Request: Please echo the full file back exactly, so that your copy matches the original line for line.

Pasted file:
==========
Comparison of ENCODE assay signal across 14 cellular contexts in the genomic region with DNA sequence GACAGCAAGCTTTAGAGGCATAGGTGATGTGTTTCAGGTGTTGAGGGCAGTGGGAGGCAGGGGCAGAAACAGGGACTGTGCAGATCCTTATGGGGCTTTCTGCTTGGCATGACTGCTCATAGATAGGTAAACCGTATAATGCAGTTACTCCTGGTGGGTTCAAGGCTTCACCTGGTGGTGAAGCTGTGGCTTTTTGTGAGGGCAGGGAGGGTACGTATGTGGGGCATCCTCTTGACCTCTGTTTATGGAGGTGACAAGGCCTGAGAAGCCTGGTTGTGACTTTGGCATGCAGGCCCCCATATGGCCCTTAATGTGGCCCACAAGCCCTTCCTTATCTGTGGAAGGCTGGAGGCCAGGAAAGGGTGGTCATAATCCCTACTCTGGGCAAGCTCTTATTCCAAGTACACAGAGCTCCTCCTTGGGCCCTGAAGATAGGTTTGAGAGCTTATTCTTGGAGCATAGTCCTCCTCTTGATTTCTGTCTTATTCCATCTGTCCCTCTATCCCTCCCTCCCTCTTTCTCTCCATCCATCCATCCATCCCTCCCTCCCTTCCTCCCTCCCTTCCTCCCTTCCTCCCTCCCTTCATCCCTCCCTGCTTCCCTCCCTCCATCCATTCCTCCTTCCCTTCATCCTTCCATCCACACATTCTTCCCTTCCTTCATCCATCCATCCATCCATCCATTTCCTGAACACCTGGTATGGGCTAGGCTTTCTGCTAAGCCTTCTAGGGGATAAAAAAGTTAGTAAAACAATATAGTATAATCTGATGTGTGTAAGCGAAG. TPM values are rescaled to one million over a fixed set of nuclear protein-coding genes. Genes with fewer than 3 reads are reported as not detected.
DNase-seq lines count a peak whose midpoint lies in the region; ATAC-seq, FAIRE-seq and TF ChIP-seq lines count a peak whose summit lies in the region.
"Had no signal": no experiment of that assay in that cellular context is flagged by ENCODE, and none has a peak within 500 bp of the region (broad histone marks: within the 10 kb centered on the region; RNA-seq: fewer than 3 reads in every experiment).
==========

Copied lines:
Comparison of ENCODE assay signal across 14 cellular contexts in the genomic region with DNA sequence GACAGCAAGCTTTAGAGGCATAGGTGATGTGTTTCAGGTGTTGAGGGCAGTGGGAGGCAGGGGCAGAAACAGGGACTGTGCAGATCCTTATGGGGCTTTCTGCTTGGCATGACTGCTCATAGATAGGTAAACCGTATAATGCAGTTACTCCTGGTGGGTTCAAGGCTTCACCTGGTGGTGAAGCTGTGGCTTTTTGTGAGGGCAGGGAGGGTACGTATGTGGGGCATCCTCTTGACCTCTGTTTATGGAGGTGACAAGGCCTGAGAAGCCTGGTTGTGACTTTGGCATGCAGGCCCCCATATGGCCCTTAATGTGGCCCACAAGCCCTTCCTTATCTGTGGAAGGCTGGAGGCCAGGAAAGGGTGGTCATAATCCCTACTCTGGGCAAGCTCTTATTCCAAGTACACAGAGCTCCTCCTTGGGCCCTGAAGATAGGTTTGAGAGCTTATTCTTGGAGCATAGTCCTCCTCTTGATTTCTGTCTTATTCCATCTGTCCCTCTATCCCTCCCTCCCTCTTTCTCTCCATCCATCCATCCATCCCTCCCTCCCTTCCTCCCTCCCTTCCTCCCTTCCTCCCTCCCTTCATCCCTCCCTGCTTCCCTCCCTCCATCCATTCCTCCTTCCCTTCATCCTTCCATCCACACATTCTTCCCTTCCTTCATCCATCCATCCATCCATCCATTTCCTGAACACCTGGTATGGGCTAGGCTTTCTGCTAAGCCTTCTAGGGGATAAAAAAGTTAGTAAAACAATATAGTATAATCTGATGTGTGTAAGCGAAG. TPM values are rescaled to one million over a fixed set of nuclear protein-coding genes. Genes with fewer than 3 reads are reported as not detected.
DNase-seq lines count a peak whose midpoint lies in the region; ATAC-seq, FAIRE-seq and TF ChIP-seq lines count a peak whose summit lies in the region.
"Had no signal": no experiment of that assay in that cellular context is flagged by ENCODE, and none has a peak within 500 bp of the region (broad histone marks: within the 10 kb centered on the region; RNA-seq: fewer than 3 reads in every experiment).